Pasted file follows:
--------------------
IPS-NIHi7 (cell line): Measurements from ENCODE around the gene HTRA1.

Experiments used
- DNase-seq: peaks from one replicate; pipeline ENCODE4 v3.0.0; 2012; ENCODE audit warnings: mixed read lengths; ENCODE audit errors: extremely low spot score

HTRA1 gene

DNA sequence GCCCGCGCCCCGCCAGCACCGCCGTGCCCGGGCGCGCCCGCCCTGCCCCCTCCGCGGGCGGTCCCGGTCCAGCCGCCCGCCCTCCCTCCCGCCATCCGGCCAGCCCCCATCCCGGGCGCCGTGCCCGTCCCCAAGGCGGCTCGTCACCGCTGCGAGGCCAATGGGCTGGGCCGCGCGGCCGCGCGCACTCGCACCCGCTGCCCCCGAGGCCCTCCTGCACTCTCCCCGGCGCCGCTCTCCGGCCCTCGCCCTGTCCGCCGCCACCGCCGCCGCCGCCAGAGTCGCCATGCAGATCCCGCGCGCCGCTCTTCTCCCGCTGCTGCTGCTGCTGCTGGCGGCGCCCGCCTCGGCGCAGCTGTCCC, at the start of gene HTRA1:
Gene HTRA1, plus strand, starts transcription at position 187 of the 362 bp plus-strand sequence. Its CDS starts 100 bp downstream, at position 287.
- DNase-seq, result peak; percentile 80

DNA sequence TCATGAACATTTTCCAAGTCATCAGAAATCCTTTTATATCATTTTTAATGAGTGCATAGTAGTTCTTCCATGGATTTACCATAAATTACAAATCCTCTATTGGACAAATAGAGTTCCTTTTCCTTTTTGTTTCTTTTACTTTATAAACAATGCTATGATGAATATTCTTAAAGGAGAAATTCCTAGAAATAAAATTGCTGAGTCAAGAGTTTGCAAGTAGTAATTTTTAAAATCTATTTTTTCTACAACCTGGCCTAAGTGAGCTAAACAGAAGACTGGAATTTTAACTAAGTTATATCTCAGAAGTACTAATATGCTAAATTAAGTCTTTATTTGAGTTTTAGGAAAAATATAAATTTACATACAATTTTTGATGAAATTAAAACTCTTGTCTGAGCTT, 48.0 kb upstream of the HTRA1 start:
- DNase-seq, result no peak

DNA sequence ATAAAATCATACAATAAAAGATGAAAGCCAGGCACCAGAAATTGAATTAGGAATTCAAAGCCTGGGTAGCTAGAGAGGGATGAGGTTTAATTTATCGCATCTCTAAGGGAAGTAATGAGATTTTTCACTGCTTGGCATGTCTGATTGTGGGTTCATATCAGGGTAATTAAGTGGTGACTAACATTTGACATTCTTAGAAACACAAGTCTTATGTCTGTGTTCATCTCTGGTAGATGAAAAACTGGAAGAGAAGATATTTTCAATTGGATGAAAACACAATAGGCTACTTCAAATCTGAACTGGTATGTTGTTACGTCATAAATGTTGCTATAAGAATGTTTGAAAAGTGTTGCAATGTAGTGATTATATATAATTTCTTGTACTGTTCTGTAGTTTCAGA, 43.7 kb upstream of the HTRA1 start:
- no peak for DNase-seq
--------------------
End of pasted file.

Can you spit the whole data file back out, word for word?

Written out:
IPS-NIHi7 (cell line): Measurements from ENCODE around the gene HTRA1.

Experiments used
- DNase-seq: peaks from one replicate; pipeline ENCODE4 v3.0.0; 2012; ENCODE audit warnings: mixed read lengths; ENCODE audit errors: extremely low spot score

HTRA1 gene

DNA sequence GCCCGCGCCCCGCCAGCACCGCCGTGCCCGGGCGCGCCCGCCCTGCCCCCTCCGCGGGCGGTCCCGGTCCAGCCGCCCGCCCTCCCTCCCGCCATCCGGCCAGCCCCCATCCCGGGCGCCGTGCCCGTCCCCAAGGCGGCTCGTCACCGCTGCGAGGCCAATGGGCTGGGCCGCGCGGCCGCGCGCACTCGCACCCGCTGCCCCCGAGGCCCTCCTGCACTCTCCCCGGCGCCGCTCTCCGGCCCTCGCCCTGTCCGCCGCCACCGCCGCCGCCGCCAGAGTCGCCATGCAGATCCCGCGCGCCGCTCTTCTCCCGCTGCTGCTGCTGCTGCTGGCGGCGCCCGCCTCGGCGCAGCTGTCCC, at the start of gene HTRA1:
Gene HTRA1, plus strand, starts transcription at position 187 of the 362 bp plus-strand sequence. Its CDS starts 100 bp downstream, at position 287.
- DNase-seq, result peak; percentile 80

DNA sequence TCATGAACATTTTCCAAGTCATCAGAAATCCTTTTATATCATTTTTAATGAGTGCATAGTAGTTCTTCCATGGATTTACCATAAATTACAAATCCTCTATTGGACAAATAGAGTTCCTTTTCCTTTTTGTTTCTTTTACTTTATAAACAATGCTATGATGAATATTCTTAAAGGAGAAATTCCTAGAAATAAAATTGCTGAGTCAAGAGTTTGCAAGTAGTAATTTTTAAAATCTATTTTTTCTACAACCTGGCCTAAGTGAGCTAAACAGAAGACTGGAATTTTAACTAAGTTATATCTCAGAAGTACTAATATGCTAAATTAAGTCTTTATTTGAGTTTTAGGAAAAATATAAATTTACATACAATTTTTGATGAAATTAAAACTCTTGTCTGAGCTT, 48.0 kb upstream of the HTRA1 start:
- DNase-seq, result no peak

DNA sequence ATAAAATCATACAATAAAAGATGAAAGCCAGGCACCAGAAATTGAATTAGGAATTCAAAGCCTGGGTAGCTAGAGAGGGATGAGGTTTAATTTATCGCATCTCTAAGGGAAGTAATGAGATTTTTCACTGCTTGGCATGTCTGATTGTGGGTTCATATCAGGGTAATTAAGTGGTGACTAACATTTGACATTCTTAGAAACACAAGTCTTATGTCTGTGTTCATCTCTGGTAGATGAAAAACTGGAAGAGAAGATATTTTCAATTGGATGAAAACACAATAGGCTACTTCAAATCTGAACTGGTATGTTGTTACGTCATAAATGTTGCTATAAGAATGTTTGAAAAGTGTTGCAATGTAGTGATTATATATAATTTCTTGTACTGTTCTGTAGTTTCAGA, 43.7 kb upstream of the HTRA1 start:
- no peak for DNase-seq